From the Book of Daniel:
Daniel, who was called Belteshazzar, was severely distressed for a while.
(From the Daily Office Lectionary – Daniel 4:19a (NRSV) – April 15, 2013.)
This renaming of Daniel by King Nebuchadnezzar intrigues me. Earlier in chapter 4, Nebuchadnezzar explains that Daniel “was named Belteshazzar after the name of my god” apparently because the king believed Daniel to be “endowed with a spirit of the holy gods.” (v. 8)
Daniel is not the only Jew in Babylon to be renamed by the king or on the king’s behalf. In a reading last week we learned that “the palace master gave them other names: Daniel he called Belteshazzar, Hananiah he called Shadrach, Mishael he called Meshach, and Azariah he called Abednego.” (1:7) Why, I wonder, do we remember Daniel by his Hebrew name, but Shadrach, Meshach, and Abednego by the names given them by their captors?
Naming is matter of power. The ancients knew this. Ancient myths of East and West tell of the power held in one’s name: it was believed that if one knew someone’s name one held power over that person. This may be why the Babylonians insisted on renaming these Jews.
In the Irish language the word for “name” is ainm – it is pronounced “AH-n’m”. The Irish word for “soul” is anam – it, too, is pronounced “AH-n’m”. It seems to me to be no coincidence that these words are homophones – one’s name is one’s identity; one’s soul is one’s identity. Certain schools of philosophy believe that the soul is the bearer of personal identity. In the language of the Inuit people there is the concept of the soul-name, atiq, which combines naming and identity, as well as family transmission. Names are definitive of who we are.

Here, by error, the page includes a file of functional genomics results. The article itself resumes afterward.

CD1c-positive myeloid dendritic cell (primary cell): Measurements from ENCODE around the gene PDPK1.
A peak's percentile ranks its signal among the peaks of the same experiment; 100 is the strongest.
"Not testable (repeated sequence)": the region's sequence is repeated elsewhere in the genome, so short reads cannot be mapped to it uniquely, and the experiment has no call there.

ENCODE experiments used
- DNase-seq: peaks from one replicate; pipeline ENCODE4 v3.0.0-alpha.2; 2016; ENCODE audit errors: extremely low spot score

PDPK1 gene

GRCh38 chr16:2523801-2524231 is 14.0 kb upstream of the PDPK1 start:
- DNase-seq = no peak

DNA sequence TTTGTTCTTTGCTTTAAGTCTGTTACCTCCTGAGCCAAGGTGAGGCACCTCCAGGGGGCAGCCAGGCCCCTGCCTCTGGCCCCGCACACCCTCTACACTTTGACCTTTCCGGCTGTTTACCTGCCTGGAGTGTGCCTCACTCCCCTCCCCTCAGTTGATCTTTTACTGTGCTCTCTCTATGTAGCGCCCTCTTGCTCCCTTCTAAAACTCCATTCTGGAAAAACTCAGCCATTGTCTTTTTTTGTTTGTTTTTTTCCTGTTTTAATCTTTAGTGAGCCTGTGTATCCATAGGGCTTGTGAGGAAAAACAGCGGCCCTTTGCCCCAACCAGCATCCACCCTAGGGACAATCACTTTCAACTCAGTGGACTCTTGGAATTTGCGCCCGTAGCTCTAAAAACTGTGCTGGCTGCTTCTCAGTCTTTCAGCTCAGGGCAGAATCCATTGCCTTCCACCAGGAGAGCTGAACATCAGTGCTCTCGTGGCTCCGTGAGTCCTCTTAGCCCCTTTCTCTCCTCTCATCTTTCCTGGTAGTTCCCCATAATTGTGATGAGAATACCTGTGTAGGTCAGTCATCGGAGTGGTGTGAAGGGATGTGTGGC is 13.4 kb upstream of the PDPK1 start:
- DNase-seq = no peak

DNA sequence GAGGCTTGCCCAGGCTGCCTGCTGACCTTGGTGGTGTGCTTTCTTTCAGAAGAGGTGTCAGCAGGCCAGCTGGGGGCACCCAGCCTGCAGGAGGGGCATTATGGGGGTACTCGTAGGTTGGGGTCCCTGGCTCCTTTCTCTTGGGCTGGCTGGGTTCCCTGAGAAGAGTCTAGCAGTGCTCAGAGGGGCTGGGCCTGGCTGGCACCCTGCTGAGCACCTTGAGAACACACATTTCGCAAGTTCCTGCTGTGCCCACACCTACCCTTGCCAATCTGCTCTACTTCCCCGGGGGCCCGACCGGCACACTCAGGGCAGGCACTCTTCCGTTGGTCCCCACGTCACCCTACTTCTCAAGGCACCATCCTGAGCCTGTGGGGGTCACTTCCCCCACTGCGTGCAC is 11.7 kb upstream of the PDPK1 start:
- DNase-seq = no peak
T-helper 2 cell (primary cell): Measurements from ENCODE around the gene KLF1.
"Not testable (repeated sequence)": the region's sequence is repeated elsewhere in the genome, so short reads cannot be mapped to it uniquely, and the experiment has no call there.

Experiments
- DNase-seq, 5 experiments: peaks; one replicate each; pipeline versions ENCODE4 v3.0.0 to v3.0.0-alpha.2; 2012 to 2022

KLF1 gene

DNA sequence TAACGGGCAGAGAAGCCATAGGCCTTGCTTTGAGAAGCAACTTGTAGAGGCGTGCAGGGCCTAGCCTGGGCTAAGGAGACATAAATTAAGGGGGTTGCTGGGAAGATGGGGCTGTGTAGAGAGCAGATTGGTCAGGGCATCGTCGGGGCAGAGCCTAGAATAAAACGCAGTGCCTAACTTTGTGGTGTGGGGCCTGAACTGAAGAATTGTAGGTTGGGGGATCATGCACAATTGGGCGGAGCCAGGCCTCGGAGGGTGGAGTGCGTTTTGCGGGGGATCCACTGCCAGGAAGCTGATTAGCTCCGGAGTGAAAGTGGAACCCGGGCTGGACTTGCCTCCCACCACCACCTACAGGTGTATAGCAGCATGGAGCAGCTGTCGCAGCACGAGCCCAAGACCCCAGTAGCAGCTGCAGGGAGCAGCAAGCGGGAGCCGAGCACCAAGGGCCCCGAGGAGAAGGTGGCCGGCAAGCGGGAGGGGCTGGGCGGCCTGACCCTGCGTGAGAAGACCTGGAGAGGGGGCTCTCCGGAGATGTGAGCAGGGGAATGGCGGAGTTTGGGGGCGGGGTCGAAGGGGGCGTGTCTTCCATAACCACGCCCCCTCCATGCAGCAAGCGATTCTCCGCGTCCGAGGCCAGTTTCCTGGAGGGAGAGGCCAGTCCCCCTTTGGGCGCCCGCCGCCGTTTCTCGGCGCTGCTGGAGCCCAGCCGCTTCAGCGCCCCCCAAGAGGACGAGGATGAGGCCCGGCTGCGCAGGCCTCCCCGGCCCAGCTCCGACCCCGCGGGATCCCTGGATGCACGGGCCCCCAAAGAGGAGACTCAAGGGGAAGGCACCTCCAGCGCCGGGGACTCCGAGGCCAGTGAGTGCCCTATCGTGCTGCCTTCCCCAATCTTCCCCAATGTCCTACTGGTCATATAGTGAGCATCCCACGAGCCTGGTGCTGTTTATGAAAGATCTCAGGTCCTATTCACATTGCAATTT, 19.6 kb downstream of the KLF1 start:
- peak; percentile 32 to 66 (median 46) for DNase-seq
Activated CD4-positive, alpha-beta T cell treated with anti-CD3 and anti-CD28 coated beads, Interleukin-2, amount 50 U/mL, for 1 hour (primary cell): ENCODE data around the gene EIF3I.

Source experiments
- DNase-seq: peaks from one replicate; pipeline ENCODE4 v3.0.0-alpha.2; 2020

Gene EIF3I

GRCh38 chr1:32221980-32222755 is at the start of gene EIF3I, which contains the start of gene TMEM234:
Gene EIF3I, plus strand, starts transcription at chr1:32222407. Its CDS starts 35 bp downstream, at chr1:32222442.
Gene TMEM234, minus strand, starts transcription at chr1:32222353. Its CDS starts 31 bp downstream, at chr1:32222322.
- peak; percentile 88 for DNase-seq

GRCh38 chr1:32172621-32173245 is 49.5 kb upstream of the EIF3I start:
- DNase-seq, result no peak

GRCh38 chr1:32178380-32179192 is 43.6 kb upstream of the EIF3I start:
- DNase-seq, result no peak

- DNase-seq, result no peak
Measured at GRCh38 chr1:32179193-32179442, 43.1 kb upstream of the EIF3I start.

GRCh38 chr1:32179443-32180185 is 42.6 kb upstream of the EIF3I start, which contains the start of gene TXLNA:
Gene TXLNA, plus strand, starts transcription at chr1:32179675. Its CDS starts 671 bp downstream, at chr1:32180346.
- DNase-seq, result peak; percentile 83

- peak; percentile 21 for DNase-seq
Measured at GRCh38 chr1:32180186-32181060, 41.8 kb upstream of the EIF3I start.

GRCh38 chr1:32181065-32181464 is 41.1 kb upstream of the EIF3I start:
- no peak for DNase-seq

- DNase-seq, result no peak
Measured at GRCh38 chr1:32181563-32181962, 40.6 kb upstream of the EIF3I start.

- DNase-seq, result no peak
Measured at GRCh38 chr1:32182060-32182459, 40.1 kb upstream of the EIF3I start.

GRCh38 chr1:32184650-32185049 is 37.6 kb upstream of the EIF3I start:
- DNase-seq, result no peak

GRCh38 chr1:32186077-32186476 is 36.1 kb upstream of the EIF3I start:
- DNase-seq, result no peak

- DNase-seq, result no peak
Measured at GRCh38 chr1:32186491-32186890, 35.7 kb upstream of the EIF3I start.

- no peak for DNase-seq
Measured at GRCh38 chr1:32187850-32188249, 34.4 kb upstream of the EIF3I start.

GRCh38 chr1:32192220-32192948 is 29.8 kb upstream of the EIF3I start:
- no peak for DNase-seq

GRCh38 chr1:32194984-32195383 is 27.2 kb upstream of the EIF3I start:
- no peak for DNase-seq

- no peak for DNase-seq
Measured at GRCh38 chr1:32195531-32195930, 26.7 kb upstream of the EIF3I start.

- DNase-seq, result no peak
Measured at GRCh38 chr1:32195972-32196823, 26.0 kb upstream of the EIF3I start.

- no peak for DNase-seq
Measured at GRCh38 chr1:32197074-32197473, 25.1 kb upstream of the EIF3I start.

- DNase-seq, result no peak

As children, we are taught to shrug off taunts and insults, “bad names” we called them; we are taught to recite a nursery rhyme – “Sticks and stones may break my bones, but names will never hurt me.” Of course, we know only too well that names do hurt and “bad names” hurt children very badly. Even as adults we may continue to be haunted by the taunts we endured as children. (I started wearing glasses even before going to kindergarten and I can still remember being called “Four-eyes” in the earliest grades of elementary school.) When we name someone or something, we do indeed exert power over that person or that thing.
We should treat all names with respect, especially our own, for a name, as the Babylonians knew, is a thing of power.
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Father Funston is the rector of St. Paul’s Episcopal Church, Medina, Ohio.
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